Saturday, 18 January 2014

The Missionary Imposition

I've been watching, with some interest, the increasing placement of 'news' about local Catholic 'community work', especially amongst the Manx Filipino community.
Not a lot of people know this, but last year this island was sent the first Catholic missionary since the time of the Celtic saints. It isn't that the Vatican is concerned for the state of our souls, more that it is worried about missing a gravy train on which other churches were early passengers.
For over a century the island has been adequately served by Anglo-Irish priests, who established churches for a growing Irish community in the late 19th century. It is only fair to note that in doing so they also met head on the racist prejudices of that time against both the Irish and Jewish community, which manifested themselves in everything from petty objections over planning permission through to denial of schooling, housing and social services. From the 1930's until the mid 1980's (when we started to see the arrival of evangelical bigots who couldn't cope with a newly equal Northern Ireland) it seemed that anti-Catholicism was a dead duck.
Since then, apart from the Paisleyites, everyone else got on fine until a newer wave of 'guest workers' from strongly Catholic Eastern European countries, particularly Poland. But while the church made a show of caring about the welfare of Polish workers, the blunt truth was that many were educated young professionals here to escape not just Polish unemployment but the rebirth of the Catholic extreme right, so the last thing they wanted was more interfering priests.
Which made the arrival of Filipino guest workers a relief to such clerics. Here seemed to be more fervent religionists, except that in rejecting the Marcos regime Filipinos also started to take an interest in other brands of Christianity, particularly US televangelism, which meant that while here they were ripe for turning by (ironically enough) Paisley's sectarian chums.
So a battle for souls commenced. Except that, of course, none of these churches is quite as concerned as they say about the minds and bodies of exploited workers and their families.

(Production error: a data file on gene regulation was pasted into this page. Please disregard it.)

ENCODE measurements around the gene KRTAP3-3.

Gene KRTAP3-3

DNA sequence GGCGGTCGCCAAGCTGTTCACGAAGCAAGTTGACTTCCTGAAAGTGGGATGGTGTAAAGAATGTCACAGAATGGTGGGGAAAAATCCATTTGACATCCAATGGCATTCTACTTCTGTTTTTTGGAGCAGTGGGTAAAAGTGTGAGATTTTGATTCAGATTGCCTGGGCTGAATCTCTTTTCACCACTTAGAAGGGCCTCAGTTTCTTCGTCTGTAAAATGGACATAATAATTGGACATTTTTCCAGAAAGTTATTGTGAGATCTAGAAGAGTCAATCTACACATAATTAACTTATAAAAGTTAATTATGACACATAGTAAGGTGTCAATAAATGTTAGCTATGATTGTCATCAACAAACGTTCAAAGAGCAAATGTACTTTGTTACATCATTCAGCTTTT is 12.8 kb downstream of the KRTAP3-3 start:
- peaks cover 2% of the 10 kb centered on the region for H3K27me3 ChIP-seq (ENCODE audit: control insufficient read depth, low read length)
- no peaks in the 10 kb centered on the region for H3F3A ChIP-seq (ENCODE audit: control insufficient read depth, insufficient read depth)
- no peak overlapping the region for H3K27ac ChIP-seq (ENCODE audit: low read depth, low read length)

The real interest is that people who work here to support families 'back home' send back a large percentage of their hard-earned income. Money meant to feed, clothe, educate and provide the medical needs of less fortunate relatives, but which might, with a little misinformation, also be directed toward religious 'charities' which claim to do the same thing, while actually keeping the poor under the thumb of anti-democratic chancers who, from way before the time of theo-fascists like Mother Teresa, always prop up the likes of Marcos.
If you want to get an idea of the problem, try Googling 'Filipino Freethinkers' and seeing their lively and humorous take on such matters. I guarantee you will laugh, but also never again consider the antics of 'religious charities' in the Philippines and their Manx allies quite so innocent or well meaning.

Thursday, 2 January 2014

Silly Bankers

In his diaries, the late and gloriously camp Kenneth Williams often used the euphemism 'Having a Barclays' for the act of masturbation, and it seems to me no accident that 'Barclays' or 'banker' continues as handy rhyming slang for a person who is stupid or of low character.
Barclays always was, and still is, an awful bank, and it's a pretty good bet that wherever you find sweatshops, child labour, dodgy arms deals or 21st century slavery you will find a helpful man from that establishment if you look hard enough.
Which makes it even funnier when the PR department for the local Barclays tries to intimate it has a cuddly management who care about the dispossessed of the world and want to make things right. Now, on reading this sledgehammer-subtle piece of hackery (see ) I don't think even for a second Barclays actually gave money to these chancers, but it's doubly funny when the muppets who run the gaff fall for a scam which shouldn't have fooled anybody apart from home-schooled Alabama rednecks. And, of course, triple funny when reading the comments and realising that island educational standards are even lower than Alabama.
Oh, if you don't already know why I'm alternately laughing my socks off and banging my head against a wall in sheer disbelief, just go to .
And believe me, as someone who's monitored this and similar scams since Franklin Graham and his shady peers started thinking them up, the OCC Alert site is remarkably polite.  
When you start to find stories elsewhere of, for example, Franklin Graham trying to persuade George Bush to send bibles instead of aid to saturation-bombed Iraq, or Samaritan's Purse telling victims of a South American disaster that they could only shelter in tents subsidised by US Aid if they attended Baptist services and effectively renounced their Catholic upbringings, then you might see why even the Southern Baptist Convention wants nothing to do with Graham any more.
I would like to believe that in 2014 the island can finally wise up to such nonsense. But reading the inane comments I know that is still far too much to ask.
But I still wish you all the best for 2014, in the hope that at least some of us can both laugh and rise above such idiocy.